The Economic Aid Act reauthorized the Small Business Administration (SBA) Paycheck
Protection Program (PPP) through March 31 and made several modifications beneficial to
farmers. It also authorizes second draw PPP loans.
Eligible expenses paid with PPP loans are deductible for tax purposes. And Economic Injury
Disaster Loan (EIDL) advance grants are not taxable. See your tax preparer for details.
New rule for farmers only. Calculation of PPP loans is now based on gross income instead of
net farm income. Gross income comes from Line 9 of Schedule F. The rule applies to sole
proprietors and eligible self-employed farmers who report on Schedule F and were in business
as of February 15, 2020.
This means farmers who did not qualify before may now qualify. It also means farmers who did
not qualify for the maximum amount may request an increase in the original PPP loan if the
loan has not been forgiven.
For those without employees the maximum is now $20,833. Those with employees add the
higher of 2019 or 2020’s monthly payroll multiplied by 2.5.
Increase in existing loan amount. Borrowers may be able to request an increase in the original
amount of the loan under certain circumstances if SBA has not remitted a forgiveness payment
to the Lender (the loan is forgiven). This includes the new loan calculation for farmers and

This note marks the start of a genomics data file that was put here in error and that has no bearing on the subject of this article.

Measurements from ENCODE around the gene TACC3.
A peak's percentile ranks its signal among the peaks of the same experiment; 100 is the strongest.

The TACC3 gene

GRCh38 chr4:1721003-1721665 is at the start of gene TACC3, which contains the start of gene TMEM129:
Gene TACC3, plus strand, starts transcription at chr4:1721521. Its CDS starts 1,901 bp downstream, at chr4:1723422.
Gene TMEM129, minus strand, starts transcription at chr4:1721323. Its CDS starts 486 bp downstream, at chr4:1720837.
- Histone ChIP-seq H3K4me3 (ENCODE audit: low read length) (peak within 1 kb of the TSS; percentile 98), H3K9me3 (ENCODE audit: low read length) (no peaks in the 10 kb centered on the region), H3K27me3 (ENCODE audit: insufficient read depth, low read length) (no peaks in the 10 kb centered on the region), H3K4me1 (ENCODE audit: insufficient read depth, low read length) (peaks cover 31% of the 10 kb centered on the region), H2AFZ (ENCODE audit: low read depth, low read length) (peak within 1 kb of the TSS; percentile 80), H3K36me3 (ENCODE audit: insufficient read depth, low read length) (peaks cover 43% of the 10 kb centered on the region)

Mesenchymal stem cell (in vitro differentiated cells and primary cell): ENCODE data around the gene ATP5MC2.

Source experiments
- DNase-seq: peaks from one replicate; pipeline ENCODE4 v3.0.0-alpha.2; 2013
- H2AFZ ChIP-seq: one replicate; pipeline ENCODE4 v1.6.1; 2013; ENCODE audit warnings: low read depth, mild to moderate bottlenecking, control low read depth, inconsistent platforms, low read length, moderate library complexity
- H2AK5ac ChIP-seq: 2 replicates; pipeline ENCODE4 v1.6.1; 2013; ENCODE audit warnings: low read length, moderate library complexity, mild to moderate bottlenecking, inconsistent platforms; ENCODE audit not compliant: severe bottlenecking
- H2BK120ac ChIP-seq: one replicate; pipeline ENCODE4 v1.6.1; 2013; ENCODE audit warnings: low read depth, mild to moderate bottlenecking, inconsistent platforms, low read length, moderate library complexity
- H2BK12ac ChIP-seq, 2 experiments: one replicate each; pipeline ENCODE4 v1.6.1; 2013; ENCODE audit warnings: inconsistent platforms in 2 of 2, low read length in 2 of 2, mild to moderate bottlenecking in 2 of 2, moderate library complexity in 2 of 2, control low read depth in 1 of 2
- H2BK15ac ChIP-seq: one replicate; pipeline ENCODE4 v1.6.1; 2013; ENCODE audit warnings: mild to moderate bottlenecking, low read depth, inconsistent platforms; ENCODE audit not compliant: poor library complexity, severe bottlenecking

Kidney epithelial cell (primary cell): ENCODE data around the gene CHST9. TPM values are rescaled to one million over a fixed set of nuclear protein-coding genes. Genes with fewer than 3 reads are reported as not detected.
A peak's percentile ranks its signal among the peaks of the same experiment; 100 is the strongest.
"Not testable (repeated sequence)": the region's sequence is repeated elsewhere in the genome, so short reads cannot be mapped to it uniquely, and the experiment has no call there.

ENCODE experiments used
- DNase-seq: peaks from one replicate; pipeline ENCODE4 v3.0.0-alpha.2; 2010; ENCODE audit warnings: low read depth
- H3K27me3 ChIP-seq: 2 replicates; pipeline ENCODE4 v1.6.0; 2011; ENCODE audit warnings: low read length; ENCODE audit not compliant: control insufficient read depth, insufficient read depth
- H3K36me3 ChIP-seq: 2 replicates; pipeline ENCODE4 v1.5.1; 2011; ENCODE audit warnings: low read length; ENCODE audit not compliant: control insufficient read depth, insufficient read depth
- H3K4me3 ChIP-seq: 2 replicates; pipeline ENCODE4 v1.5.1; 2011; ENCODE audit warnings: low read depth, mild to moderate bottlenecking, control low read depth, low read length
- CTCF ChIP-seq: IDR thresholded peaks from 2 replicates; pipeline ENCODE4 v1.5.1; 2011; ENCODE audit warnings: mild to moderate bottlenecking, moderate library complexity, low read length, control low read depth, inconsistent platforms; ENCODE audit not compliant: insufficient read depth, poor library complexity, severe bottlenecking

partnerships that did not include partner compensation in the application. Contact the lender
that made the PPP loan to request the difference.
Other New Rules. Borrowers may use 2019 or 2020 for purposes of calculating their maximum
loan amount. And they may now choose a covered period to pay or incur eligible expenses
stretching from 8 weeks up to 24 weeks from the date loan proceeds are disbursed.
Eligible expenses for PPP loans have been added including payments for certain business
software and services, cost for goods that are essential to the operation, and rent and business
interest paid on obligations incurred before February 15, 2020. These eligible expenses apply
retroactively to existing unforgiven PPP loans. PPP loans still require that at least 60 percent of
the proceeds be used for payroll costs.
There is a simplified loan forgiveness application for PPP loans under $150,000.
New Loans (First Draw). A borrower who did not receive a PPP loan in 2020 may apply for a
new loan based on the new rules. This applies to small businesses, self-employed and sole
proprietors with or without employees, partnerships, and others in operation on February 15,
Second Draw Loans. Borrowers who received a PPP loan during 2020 may be eligible for a
second PPP loan, even if the first loan has been forgiven. A qualifying borrower:
payments are dispersed, and
to the same quarter in 2019.
A borrower in operation all four quarters of 2020 need only show that gross receipts for 2020
was reduced by at least 25% compared 2019. PPP forgiveness received in 2020 is not included
in gross income.
This is based on SBA guidance through January 13, 2020. SBA intends to issue guidance on loan
forgiveness and the loan review process later.